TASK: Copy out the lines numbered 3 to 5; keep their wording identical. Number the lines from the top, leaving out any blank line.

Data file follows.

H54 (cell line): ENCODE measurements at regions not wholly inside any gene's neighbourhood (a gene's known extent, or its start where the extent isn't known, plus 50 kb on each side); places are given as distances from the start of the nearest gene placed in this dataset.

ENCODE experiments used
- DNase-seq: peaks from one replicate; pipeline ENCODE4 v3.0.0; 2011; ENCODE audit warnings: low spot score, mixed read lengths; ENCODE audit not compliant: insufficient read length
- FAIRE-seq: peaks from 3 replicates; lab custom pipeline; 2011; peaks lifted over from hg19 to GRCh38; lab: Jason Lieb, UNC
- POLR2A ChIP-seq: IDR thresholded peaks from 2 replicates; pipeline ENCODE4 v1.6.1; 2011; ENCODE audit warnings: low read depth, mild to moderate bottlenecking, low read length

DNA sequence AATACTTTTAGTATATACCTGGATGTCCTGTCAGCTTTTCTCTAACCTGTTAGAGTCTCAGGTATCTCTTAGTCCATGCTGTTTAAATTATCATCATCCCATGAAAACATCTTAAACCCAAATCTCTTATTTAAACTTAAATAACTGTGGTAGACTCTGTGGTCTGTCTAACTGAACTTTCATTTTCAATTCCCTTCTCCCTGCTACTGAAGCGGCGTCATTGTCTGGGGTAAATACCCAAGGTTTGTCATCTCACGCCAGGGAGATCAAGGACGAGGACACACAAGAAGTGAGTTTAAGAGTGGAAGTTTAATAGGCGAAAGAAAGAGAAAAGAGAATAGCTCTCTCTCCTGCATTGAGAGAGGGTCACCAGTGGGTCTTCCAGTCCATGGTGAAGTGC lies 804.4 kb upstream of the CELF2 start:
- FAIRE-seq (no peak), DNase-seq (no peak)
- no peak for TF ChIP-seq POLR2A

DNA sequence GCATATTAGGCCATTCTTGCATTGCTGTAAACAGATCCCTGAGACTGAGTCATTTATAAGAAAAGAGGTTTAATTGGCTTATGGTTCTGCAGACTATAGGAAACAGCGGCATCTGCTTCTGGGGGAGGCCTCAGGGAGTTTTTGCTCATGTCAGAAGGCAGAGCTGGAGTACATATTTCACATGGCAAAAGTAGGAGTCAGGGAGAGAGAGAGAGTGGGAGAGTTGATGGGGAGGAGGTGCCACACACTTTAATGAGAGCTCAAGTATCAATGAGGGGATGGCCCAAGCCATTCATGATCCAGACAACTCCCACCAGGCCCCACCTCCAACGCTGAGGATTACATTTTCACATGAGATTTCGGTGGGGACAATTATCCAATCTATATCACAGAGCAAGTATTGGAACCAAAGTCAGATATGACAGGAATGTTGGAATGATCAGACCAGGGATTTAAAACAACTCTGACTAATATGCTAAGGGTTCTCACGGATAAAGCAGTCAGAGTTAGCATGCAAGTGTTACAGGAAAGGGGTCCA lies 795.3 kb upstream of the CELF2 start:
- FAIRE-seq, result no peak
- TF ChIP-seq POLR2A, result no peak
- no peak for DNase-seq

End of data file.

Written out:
- DNase-seq: peaks from one replicate; pipeline ENCODE4 v3.0.0; 2011; ENCODE audit warnings: low spot score, mixed read lengths; ENCODE audit not compliant: insufficient read length
- FAIRE-seq: peaks from 3 replicates; lab custom pipeline; 2011; peaks lifted over from hg19 to GRCh38; lab: Jason Lieb, UNC
- POLR2A ChIP-seq: IDR thresholded peaks from 2 replicates; pipeline ENCODE4 v1.6.1; 2011; ENCODE audit warnings: low read depth, mild to moderate bottlenecking, low read length